Bait (2000 film)

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Bait 2000 movie-poster.jpg
Theatrical release poster
Directed byAntoine Fuqua
Produced bySean Ryerson
Written byAndrew Scheinman
Adam Scheinman
Tony Gilroy
Music byMark Mancina
CinematographyTobias A. Schliessler
Edited byAlan Edward Bell
Distributed byWarner Bros. Pictures
Release date
September 15, 2000
Running time
119 minutes
CountriesUnited States
Budget$51 million
Box office$15 million

Bait is a 2000 American-Canadian action comedy starring Jamie Foxx and David Morse. It was directed by Antoine Fuqua. The film was a huge financial failure, costing Warner Bros. $51 million but only grossing approximately $15 million.


When fast talking, petty thief and hustler Alvin Sanders (Jamie Foxx) gets arrested for stealing prawns, the worst of his problems would seem to be going to jail. Unfortunately, he ends up sharing a cell with John Delano Jaster (Robert Pastorelli) a guy who, while stealing $42 million in gold from the Federal Reserve, double-crossed his partner, Bristol (Doug Hutchison), after he murdered two bound and gagged guards during the gold heist. Bristol, the mastermind of the heist, is Jaster’s dangerous partner with a knack for computers, a long memory, and who will go to any lengths to find where Jaster hid the gold. While being interrogated by hardball Treasury Agent Edgar Clenteen (David Morse), the double-crosser dies from heart failure. All the feds have are an incomprehensible message that was left with Alvin, so they decide to release him and use him as bait to catch the partner by secretly implanting a combination tracking device and electronic bug into Alvin's jaw. From that moment on, a surveillance team can follow Alvin's every move and hear his every word. Unfortunately, Alvin has a talent for getting into trouble especially with his criminal younger brother Stevie (Mike Epps)—which means that the feds have to become his guardian angels so that he can serve his purpose. Sure enough, Bristol is hot on Alvin’s trail, using his computer expertise to discover that Alvin was jailed alongside Jaster and managing to gain more information from him through a phony telephone call. Alvin soon becomes suspicious of the many situations that has occurred since he has been released from prison, especially when he encounters Bristol face to face, yet eventually Bristol kidnaps Alvin while evading the authorities, causing an explosion from a bomb attached to a bound and gagged agent Wooly (David Paymer). After interrogating Alvin, Bristol forces Alvin to lead him to the gold supposedly hidden at the horse track in Manhattan, while holding his girlfriend Lisa (Kimberly Elise) and baby hostage. Alvin manages to eventually escape and fight off Bristol and free Lisa before a bomb set in the van they’re in explodes. Alvin manages to hot wire the van, drive it and jump out just in time before the bomb explodes. Bristol catches up to Alvin and points a gun at him, yet Clenteen shoots him multiple times, saving Alvin. A grateful Alvin, punches Clenteen due to earlier treatment while in jail, yet Clenteen, not upset by it, admits he had it coming.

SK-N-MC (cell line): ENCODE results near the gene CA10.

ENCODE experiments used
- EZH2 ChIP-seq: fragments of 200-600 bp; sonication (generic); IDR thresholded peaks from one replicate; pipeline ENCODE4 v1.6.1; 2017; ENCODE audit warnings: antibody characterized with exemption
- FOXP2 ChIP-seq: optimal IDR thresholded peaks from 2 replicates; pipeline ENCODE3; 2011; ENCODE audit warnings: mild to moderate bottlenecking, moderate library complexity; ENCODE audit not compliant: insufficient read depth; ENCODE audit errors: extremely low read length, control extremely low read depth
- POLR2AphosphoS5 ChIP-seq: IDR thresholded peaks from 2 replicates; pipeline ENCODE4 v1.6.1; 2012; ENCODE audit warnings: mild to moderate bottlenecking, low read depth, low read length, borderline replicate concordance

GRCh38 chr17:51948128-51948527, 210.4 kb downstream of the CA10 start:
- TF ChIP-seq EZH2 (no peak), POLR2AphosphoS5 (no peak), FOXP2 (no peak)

Later on, Alvin, through a reference to the Bronx Zoo, finally understands the message Jaster told him, and calls Clenteen to reveal the real location of the gold.



On Rotten Tomatoes, the film has an approval rating of 26% based on reviews from 82 critics.[1] On Metacritic it has a score of 39 out of 100 based on reviews from 28 critics.[2]

Roger Ebert gave it 3 out of 4 and wrote that "it's over the top, an exercise in action comedy that cuts loose from logic and enjoys itself."[3]

Box office[edit]

The film opened at #2 at the North American box office making $5,485,591 USD in its opening weekend, behind The Watcher. Bait ultimately failed to bring back its $51 million budget, as it grossed only $15 million worldwide.


A soundtrack was released on September 12, 2000 by Warner Bros. Records featuring rap and R&B music. The soundtrack reached No. 49 on the Top R&B/Hip-Hop Albums.


  1. ^ "Bait (2000)". Rotten Tomatoes. Retrieved May 8, 2013.
  2. ^ "Bait". Metacritic.
  3. ^ Ebert, Roger (September 15, 2000). "Bait". Chicago Sun-Times. Retrieved May 8, 2013.

External links[edit]